If your workspace is typically cluttered, I encourage you to take a little time to clean it off and then establish a habit of clearing it nightly. It’s one of three habits that really help keep me at the top of my game. It might help you get more genealogy research done!

 

 

It’s all about access

wheelerfilefolderTo me, being organized is about having access to your stuff (and information). Often that means accumulating no more stuff than you can easily store. So I spend a lot of my professional life helping clients declutter before creating organizing systems.

When it comes to organizing your genealogy research the same principle applies. It’s really nice to have a neat workspace. But what’s really meaningful is easy access to your information, both physical and electronic. What does this mean?

  • Having a solid file structure for electronic files
  • Having an excellent file naming strategy for electronic files
  • Using metadata for electronic files
  • Creating a habit of adding  metadata and sticking to your file naming strategy
  • Actually filing paper, rather than putting it in piles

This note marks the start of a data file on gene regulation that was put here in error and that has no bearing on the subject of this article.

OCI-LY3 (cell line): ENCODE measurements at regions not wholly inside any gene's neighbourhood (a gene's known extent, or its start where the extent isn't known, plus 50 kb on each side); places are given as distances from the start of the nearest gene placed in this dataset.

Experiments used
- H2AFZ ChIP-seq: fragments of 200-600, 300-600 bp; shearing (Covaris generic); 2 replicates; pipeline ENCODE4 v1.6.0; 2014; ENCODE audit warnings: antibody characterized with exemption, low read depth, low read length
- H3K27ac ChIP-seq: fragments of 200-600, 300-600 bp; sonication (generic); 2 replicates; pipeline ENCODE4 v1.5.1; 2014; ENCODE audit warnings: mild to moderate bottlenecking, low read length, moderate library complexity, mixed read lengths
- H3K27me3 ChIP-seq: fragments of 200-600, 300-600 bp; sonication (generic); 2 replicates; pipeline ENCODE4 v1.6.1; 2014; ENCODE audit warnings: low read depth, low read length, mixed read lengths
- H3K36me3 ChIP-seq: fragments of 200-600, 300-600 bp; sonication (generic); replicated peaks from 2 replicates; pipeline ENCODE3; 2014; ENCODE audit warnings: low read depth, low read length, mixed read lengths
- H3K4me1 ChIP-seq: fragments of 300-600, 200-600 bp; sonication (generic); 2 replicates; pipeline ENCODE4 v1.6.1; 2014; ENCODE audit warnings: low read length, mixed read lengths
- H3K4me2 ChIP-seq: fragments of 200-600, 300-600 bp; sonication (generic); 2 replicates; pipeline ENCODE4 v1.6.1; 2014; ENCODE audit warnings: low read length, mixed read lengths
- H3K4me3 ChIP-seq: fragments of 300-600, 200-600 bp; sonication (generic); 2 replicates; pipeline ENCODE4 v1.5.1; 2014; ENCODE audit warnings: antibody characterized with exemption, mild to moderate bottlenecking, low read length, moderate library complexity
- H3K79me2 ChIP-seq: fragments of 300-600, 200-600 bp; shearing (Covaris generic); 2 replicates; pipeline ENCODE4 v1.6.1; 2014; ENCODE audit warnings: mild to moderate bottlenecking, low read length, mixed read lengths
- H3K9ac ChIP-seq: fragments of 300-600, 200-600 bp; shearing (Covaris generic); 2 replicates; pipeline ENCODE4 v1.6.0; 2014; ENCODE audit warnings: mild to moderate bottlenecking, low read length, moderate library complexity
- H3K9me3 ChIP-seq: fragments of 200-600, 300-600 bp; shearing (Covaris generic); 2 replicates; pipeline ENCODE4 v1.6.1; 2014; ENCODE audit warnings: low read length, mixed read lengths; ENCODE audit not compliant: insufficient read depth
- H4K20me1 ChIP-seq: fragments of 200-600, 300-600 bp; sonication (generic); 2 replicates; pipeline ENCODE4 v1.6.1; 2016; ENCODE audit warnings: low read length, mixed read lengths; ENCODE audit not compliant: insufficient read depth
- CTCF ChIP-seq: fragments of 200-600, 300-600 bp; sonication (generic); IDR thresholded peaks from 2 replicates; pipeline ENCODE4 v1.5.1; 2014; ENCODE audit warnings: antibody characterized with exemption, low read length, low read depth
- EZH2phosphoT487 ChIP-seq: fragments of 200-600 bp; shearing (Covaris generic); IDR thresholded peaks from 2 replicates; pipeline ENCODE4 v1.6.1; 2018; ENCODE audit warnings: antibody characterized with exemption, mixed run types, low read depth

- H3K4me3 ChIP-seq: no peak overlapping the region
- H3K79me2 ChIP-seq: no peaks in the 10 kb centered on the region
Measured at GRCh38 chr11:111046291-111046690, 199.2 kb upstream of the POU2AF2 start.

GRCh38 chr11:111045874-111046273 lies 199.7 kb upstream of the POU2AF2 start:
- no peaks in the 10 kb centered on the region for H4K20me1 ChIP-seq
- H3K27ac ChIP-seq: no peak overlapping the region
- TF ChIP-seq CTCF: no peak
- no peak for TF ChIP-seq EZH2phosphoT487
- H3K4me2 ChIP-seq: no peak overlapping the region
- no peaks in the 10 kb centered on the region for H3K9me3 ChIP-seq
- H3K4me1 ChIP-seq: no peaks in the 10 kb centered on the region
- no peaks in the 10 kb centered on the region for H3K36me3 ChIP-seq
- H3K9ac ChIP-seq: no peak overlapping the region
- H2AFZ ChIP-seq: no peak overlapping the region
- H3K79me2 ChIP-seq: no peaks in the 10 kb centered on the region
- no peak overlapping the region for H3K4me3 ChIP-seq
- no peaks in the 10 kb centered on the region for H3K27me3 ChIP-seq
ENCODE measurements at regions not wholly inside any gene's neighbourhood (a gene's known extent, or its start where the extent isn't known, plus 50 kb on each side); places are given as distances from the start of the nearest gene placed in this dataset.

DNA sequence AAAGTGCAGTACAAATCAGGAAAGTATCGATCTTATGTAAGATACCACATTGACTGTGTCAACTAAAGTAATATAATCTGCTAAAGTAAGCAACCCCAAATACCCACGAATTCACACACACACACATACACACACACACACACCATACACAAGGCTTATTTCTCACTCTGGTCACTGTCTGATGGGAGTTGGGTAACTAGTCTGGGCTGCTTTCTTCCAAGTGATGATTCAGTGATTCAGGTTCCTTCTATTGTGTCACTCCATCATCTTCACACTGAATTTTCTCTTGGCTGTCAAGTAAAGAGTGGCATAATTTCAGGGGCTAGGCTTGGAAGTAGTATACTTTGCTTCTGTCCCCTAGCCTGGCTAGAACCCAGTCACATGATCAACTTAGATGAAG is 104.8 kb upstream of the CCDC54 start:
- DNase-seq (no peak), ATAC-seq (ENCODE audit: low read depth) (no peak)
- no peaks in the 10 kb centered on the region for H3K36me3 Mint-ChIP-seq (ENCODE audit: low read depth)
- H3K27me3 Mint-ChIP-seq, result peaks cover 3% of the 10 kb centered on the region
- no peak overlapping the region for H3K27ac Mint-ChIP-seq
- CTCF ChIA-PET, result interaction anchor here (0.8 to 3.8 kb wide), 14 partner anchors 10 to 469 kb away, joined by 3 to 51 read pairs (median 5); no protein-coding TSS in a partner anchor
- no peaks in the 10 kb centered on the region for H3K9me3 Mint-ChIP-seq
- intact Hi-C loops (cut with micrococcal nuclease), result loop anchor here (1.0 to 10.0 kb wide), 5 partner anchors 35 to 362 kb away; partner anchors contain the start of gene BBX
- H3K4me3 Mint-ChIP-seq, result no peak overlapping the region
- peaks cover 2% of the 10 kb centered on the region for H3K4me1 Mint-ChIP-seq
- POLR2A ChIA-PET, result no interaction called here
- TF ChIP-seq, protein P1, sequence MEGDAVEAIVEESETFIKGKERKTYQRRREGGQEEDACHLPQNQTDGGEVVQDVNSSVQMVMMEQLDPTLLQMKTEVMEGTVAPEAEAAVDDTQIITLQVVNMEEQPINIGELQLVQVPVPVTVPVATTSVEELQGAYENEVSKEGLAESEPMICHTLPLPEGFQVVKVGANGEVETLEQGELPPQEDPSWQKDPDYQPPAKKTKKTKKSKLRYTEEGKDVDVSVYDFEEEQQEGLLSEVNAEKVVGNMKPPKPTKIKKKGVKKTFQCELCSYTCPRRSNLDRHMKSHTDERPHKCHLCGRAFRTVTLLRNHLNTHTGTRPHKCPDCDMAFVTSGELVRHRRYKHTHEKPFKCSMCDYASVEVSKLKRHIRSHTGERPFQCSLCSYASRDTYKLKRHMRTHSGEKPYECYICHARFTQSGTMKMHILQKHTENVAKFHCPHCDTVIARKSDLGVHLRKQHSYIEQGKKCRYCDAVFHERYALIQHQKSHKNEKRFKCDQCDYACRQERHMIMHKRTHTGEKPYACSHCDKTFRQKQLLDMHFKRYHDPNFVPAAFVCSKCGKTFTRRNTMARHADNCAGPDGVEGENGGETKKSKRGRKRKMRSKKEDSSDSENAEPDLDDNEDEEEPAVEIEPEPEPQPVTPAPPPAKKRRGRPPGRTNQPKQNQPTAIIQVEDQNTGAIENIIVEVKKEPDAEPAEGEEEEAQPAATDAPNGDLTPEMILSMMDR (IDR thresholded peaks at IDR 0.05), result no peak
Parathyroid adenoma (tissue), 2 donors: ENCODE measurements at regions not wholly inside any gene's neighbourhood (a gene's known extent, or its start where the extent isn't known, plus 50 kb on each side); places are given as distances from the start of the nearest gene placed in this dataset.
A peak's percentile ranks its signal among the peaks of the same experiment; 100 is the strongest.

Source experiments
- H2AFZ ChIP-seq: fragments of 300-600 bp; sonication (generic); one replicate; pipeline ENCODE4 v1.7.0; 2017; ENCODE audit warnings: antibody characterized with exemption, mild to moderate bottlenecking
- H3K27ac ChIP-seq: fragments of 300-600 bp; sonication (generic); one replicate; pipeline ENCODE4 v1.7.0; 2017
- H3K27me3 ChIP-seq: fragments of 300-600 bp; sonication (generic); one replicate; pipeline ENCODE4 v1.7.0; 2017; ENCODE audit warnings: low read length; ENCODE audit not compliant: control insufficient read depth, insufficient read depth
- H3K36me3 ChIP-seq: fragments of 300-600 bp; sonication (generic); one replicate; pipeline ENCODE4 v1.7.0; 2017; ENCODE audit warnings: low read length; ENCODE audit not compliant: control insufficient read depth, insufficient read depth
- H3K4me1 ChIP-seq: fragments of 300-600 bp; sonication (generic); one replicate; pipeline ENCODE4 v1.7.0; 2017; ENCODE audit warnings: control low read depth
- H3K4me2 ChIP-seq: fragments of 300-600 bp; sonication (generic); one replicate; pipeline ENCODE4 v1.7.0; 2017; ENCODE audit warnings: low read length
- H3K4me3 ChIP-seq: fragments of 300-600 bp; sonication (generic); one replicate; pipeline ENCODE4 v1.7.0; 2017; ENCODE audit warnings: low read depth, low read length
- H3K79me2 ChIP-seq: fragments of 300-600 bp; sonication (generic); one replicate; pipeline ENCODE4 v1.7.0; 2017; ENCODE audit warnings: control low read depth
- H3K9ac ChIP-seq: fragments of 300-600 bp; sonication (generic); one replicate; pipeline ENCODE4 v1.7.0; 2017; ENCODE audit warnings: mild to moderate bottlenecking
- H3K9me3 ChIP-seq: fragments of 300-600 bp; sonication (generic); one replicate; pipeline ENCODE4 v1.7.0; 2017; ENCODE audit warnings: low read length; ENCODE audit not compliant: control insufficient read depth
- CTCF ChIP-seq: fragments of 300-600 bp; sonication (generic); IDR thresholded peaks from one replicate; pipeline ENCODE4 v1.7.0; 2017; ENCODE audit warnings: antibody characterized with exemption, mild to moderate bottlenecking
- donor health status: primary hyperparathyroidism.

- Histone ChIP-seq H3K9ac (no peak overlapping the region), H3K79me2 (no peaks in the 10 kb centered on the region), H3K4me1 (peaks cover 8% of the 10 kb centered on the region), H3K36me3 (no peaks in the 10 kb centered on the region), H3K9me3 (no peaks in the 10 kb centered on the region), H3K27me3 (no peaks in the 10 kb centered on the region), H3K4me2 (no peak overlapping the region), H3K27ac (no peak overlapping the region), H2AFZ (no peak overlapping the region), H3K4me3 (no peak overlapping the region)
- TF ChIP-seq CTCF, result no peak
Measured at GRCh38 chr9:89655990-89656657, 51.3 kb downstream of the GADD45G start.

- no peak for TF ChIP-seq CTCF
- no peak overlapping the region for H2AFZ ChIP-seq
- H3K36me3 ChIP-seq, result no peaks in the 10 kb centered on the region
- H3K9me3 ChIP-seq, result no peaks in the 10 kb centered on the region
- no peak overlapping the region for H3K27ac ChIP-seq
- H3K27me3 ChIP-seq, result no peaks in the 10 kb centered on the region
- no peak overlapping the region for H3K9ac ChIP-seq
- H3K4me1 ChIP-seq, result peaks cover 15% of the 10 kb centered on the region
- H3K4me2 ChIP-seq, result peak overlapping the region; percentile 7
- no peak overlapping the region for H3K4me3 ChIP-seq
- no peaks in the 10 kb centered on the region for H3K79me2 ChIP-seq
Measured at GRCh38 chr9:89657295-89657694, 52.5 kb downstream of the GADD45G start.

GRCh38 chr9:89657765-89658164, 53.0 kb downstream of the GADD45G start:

• Carefully considering file folders versus binders for genealogy papers
  • Getting rid of any unneeded duplicates
  • Thinking about how you will access (not just file) information when you set up your organizing system

As I think about this for my own research, I realize I really need to work on my file naming. I’ve done a good job with my electronic file structure, but my names aren’t standardized (as you can see in the photo with this post). By either improving file names or adding metadata (or both) I could more easily use the search function on my MacBook.

For me, having all my research data available on my MacBook is an important goal. I’m still in the process of marrying my electronic and paper files and know when I finish this process, my research will be completely accessible (and portable). That is what I call organized.

 

The Research Tracker in Springpad

researchtrackersampleOne of the features of the Family History Organizer custom notebook I created for Springpad is the Research Tracker tab. Since I started getting serious about family history research about 18  months ago, I knew I needed to do a better job of keeping a research log. I tried a spreadsheet, but failed to keep up with it. I think the problem was that I had so many columns to fill out, it felt overwhelming.